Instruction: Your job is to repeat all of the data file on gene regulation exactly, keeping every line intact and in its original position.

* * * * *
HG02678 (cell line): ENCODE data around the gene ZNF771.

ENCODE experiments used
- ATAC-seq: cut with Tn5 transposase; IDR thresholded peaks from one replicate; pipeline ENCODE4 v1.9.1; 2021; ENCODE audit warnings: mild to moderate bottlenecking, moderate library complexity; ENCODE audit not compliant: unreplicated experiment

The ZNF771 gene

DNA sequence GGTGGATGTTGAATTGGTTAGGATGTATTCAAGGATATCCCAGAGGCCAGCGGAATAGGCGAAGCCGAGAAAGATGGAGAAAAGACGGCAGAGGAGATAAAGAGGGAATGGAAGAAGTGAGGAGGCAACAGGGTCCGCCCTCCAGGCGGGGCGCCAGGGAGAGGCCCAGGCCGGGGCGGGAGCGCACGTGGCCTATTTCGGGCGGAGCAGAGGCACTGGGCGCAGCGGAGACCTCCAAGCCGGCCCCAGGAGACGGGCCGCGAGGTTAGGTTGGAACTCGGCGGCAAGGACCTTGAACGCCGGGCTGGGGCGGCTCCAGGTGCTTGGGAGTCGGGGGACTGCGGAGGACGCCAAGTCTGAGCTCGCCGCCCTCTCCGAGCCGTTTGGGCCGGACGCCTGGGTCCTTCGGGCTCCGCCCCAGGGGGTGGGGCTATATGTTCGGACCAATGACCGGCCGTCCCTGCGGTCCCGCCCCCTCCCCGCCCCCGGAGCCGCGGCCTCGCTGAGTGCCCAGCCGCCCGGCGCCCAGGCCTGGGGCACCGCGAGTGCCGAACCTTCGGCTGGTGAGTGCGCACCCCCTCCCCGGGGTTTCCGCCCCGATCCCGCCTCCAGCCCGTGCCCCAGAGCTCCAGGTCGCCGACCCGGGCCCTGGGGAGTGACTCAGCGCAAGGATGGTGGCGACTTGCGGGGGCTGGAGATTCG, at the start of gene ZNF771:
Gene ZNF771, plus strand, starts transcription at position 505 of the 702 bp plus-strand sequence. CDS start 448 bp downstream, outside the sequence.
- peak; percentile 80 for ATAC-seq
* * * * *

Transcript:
HG02678 (cell line): ENCODE data around the gene ZNF771.

ENCODE experiments used
- ATAC-seq: cut with Tn5 transposase; IDR thresholded peaks from one replicate; pipeline ENCODE4 v1.9.1; 2021; ENCODE audit warnings: mild to moderate bottlenecking, moderate library complexity; ENCODE audit not compliant: unreplicated experiment

The ZNF771 gene

DNA sequence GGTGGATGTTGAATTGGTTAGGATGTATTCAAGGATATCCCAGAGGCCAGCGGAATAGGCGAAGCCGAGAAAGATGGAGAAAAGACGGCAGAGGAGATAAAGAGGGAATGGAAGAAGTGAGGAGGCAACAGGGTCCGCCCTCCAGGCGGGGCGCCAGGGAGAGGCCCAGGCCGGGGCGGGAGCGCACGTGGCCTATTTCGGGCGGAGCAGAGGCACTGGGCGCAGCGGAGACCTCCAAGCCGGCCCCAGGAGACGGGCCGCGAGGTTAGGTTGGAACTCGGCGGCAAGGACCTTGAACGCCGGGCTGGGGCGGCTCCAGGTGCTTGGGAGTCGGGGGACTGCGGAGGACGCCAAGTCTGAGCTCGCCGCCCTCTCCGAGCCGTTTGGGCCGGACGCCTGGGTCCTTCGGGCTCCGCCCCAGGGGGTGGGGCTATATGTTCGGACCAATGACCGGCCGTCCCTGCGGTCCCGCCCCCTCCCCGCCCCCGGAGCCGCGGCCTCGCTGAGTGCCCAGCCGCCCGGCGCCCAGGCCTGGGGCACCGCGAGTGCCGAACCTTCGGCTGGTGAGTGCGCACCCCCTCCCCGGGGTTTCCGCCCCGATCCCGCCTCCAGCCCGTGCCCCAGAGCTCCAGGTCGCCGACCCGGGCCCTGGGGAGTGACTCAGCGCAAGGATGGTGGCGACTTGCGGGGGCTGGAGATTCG, at the start of gene ZNF771:
Gene ZNF771, plus strand, starts transcription at position 505 of the 702 bp plus-strand sequence. CDS start 448 bp downstream, outside the sequence.
- peak; percentile 80 for ATAC-seq